LEBANON, Conn. (WTNH) — It’s a game of corn hole that’s fun and therapeutic.

71-year-old Wendy Forbes has Alzheimer’s Disease and her wife Christine Pagano is her caregiver. They visit the Lebanon Senior Center for encouragement and socialization.

“This social group has been such a missing piece for so long and we are so delighted to participate,” Pagano of Killingly said.

New statistics from the Alzheimer’s Association show that support is vital and growing in need. Here in Connecticut, there are 80,000 patients living with Alzheimer’s and 150,000 caregivers. Caregivers are reporting increased anxiety and emotional stress.

“We have folks that are being diagnosed sooner and younger,” Liz Shilosky, a volunteer with the association’s Connecticut chapter, said, explaining the rise in emotional issues.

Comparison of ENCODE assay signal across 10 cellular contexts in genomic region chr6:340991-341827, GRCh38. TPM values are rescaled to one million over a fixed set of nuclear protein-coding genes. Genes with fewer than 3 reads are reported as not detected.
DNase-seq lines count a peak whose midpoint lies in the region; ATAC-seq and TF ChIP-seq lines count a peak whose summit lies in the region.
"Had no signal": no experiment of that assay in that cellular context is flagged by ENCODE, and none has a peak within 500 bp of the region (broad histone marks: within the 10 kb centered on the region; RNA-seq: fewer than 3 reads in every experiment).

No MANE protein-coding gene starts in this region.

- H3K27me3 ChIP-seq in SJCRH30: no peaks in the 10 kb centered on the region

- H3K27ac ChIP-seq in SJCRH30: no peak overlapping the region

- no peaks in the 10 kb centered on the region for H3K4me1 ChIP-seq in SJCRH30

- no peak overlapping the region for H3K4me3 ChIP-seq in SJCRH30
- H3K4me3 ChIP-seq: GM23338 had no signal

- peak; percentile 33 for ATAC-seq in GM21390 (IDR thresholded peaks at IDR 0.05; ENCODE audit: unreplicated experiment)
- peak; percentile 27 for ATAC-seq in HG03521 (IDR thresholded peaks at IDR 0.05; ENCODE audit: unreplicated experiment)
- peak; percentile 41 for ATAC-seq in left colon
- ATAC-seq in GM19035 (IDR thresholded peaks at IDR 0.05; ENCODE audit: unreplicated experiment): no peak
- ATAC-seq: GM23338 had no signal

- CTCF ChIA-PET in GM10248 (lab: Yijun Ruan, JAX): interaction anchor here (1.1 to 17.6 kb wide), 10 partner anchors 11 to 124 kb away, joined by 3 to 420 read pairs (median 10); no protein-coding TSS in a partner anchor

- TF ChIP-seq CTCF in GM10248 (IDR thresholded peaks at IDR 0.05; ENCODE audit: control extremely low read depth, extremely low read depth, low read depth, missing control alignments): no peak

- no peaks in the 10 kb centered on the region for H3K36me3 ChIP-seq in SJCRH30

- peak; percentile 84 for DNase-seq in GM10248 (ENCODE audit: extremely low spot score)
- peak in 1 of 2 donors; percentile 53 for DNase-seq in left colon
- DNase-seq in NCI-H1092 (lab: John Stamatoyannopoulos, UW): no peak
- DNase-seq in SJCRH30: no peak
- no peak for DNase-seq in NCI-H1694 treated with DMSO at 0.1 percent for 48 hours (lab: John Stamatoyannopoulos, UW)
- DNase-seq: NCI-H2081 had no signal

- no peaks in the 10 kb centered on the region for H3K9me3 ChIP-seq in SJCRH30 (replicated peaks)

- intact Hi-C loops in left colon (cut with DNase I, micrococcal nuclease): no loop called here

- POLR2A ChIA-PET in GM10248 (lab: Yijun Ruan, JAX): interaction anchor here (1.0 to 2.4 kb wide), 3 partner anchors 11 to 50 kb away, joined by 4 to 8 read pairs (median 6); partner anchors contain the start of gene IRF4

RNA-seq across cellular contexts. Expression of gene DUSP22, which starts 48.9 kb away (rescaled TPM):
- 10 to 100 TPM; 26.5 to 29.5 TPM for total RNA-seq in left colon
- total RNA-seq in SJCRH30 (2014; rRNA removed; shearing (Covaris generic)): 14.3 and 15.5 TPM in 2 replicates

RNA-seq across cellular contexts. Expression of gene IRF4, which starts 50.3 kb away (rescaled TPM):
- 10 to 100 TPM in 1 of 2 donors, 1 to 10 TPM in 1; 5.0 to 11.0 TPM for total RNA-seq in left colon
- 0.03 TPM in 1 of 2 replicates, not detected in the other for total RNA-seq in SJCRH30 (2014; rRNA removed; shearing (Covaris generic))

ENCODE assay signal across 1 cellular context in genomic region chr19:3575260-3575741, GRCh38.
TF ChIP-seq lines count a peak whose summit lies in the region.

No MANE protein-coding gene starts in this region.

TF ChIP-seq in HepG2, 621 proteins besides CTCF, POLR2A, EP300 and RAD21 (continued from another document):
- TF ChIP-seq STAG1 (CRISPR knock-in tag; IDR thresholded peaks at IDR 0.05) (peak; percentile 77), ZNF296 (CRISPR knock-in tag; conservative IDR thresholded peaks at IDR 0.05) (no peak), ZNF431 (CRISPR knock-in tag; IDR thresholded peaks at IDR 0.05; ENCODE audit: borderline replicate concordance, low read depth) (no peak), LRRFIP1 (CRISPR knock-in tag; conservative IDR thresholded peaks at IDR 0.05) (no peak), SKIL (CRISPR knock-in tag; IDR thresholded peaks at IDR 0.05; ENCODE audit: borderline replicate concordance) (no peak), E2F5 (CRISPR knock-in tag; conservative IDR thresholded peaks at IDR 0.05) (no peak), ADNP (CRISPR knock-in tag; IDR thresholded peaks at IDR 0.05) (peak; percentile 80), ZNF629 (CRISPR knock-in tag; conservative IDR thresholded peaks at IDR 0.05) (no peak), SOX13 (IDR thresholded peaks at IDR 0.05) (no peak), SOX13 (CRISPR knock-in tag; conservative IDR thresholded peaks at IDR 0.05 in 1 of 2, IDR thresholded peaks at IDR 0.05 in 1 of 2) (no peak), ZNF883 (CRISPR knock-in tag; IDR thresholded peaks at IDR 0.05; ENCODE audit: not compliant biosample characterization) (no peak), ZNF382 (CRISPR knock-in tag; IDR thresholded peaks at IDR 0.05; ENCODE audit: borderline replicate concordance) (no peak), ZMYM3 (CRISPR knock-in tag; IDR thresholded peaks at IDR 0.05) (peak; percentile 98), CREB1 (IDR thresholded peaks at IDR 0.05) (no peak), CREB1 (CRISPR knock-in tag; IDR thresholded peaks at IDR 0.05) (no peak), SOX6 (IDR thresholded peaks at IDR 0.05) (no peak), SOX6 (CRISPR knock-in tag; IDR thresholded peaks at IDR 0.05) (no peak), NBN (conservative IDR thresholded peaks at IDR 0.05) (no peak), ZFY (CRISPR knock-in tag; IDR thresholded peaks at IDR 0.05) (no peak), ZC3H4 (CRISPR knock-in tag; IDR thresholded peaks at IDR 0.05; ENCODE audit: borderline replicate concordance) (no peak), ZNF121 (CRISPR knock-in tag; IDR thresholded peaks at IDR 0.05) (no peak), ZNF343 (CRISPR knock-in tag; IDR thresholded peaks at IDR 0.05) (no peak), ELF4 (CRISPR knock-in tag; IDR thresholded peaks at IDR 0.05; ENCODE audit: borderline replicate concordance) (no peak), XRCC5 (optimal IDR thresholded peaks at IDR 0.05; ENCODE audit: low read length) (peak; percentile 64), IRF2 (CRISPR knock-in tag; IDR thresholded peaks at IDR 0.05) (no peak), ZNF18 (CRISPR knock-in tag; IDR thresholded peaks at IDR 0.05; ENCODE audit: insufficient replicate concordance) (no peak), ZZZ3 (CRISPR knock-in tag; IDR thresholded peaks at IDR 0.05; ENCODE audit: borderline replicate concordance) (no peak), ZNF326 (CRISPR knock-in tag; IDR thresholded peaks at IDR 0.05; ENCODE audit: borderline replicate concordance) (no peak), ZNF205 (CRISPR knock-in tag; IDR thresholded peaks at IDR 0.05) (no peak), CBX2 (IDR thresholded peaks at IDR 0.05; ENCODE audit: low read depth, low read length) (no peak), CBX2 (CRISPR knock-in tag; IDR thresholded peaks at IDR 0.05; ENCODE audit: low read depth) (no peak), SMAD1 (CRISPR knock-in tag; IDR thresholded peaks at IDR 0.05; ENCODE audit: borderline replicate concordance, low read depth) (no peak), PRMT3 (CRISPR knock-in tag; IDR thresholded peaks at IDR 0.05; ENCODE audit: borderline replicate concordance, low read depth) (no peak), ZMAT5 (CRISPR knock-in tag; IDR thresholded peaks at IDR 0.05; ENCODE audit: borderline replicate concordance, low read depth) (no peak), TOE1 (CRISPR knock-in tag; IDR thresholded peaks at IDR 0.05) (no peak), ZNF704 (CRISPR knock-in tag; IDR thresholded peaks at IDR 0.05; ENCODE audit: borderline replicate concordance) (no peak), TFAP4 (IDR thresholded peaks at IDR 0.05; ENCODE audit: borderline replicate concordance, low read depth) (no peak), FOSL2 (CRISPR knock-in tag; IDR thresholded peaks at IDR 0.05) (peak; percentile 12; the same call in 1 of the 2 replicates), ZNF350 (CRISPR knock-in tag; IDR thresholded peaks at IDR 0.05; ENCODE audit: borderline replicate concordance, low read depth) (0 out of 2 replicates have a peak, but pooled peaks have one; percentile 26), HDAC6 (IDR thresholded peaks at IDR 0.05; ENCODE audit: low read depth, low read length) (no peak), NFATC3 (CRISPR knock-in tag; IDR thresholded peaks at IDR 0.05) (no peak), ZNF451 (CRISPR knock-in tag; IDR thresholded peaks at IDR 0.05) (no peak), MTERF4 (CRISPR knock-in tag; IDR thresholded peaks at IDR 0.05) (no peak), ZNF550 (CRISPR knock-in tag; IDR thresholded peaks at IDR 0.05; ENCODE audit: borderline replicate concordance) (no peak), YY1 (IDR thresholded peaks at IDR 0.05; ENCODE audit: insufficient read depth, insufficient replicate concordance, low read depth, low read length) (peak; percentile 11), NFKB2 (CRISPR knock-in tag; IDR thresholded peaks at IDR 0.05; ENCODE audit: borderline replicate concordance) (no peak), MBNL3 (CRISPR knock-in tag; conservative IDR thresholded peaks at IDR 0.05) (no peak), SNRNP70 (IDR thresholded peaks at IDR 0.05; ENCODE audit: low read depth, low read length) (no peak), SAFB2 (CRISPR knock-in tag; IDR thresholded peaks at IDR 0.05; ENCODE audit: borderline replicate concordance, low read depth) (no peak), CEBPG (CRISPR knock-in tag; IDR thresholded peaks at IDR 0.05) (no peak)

Forbes and Pagano speak with Shilosky twice a month during a GAP group, which stands for Giving Alzheimer’s Purpose.

Separately and together, they ask questions and share concerns.

“Getting them out, speaking with others, taking action, they feel like they’re taking action in the disease process,” Shilosky said.

“Alzheimer’s is very isolating,” Forbes said.

So, Forbes makes every moment count with Pagano and their son, who was only 15-years-old when she was diagnosed.

“For Mother’s Day, we got a mom and son tattoo,” Forbes said. “I need to stay alive and coherent for my wife and my son because I promised him I would.”

They take it day by day, relying on exercise, friendship and a loving community at the center.

“She has something to offer other people and people are glad she shows-up,” Pagano said.

Advocates are asking for government assistance for these unpaid caregivers and also help with medication costs.

Click here to see the new statistics.

If you are a caregiver in need of assistance, call the Alzheimer’s Association’s 24-hour help line at 800-272-3900.